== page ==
So far no British titles have published the photos, either in online or in print [possibly because the British media assume that publication of Royal nudes during the cusp between the Olympics and the Paralympics is a criminal offence under the UK's swingeing Olympic legislation, muses Merpel ...], but three Irish titles have done so including the Daily Star and the Evening Herald. The drama has raised some interesting privacy-related questions: is it pointless trying to claim privacy in the UK when the photos have gone viral on the internet? Is the Press Complaints Commission a toothless tiger? [No, no, says the IPKat. A toothless tiger can suck harder than the PCC can bite]  Has the Leveson Inquiry had a chilling effect on the British press?

Keith Gladdis and Lucy Osborne, writing in the Daily Mail, made no attempt to hide their displeasure at being unable to publish the photos while claiming that ‘68 MILLION people looked it up online’. The BBC’s Torin Douglas commented that ‘British papers may not have printed the pictures of Prince Harry, but they have reported the furore in full detail - and told readers where they can find the photos’.

Peter Willis (editor of the Daily Mirror) said that the situation had demonstrated that self-regulation by the PCC was working.

Here's a possible
product for royal
endorsement ...
In a blog on the Huffington Post, Neil Wallis (former executive editor of the [former] News of the World) said that Lord Justice Leveson had ‘neutered the great British press and made it a laughing stock. And that is a damned disgrace’. Similarly, blogger Guido Fawkes (one of the few websites in the UK to publish the photos) stated: ‘This situation illustrates the threat to a free press in Britain. The truth is the old media have been scared into submission by the Leveson Inquiry’. [Merpel thinks this is all nonsense. The UK press was neutered years ago by its inability to compete with the social media and its craven addiction to paid-for advertising. Or is this a trifle unfair?] Finally, blogger Fleet Street Fox wrote that newspapers have been ‘painted into a corner, with one eye on their budgets which mean they need to avoid unnecessary court costs, and another on the line they don't want to cross before that report is written, just in case they make things any worse’.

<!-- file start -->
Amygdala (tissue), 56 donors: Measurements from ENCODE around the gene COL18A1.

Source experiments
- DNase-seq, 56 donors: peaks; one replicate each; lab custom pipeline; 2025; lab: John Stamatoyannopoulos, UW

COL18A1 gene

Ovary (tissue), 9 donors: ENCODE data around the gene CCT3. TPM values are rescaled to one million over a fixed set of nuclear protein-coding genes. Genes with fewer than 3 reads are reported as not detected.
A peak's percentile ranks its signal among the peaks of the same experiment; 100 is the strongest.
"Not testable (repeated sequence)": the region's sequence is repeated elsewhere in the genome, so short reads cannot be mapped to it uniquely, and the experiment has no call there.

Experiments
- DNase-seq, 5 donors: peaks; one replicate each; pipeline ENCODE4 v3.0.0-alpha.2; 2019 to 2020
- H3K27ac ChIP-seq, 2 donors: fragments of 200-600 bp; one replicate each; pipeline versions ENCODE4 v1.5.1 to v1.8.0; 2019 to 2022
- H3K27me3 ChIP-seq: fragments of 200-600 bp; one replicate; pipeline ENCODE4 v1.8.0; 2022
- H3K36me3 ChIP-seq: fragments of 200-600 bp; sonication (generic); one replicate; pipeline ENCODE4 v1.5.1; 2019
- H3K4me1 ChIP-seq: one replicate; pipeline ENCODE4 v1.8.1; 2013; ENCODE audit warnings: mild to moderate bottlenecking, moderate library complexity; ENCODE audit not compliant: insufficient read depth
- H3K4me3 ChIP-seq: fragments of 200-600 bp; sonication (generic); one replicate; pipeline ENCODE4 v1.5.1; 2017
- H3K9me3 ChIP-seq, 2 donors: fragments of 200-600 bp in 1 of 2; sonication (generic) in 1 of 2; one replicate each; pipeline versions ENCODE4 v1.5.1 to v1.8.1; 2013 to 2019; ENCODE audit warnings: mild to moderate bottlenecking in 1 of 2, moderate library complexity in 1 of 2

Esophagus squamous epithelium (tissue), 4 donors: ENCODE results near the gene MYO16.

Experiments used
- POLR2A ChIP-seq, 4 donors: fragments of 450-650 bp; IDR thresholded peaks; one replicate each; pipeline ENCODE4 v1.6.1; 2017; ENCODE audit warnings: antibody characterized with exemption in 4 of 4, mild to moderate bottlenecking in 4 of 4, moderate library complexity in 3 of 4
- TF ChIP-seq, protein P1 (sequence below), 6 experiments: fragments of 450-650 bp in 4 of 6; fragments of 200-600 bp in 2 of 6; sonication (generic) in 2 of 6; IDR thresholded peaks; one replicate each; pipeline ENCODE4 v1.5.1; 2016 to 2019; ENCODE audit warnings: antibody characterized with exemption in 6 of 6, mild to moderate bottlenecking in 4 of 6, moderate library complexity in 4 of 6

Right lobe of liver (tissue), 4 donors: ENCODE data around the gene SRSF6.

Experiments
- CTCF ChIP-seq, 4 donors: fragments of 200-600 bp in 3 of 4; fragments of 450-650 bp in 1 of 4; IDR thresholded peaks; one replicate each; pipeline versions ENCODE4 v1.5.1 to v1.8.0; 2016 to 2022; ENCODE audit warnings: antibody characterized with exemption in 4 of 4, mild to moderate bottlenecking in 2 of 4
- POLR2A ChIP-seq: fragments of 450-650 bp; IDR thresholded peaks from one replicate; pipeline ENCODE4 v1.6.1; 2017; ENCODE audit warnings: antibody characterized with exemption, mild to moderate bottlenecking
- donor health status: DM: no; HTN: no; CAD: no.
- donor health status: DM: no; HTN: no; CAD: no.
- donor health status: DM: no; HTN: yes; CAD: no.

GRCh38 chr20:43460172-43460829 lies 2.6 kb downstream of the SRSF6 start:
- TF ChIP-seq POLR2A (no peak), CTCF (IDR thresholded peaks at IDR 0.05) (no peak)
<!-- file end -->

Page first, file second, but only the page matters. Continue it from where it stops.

The IPKat is mildly amused by all the fuss about the naked prince with his hand cupping his crown jewels. After all, it's not unreasonable to expect that we Brits will soon have a Willy on the throne ...

Merpel, always of the modest kind, has never been involved in a game of strip anything -- not least because she never wears anything except her fur coat. However, after Prince Harry’s experience, she thinks it wise for human participants to wear several more layers of clothing than just a swim suit.

1 comment:

Philip said...

One of the photos is the entire front page of the Sun this morning, so I think everybody's seen it now.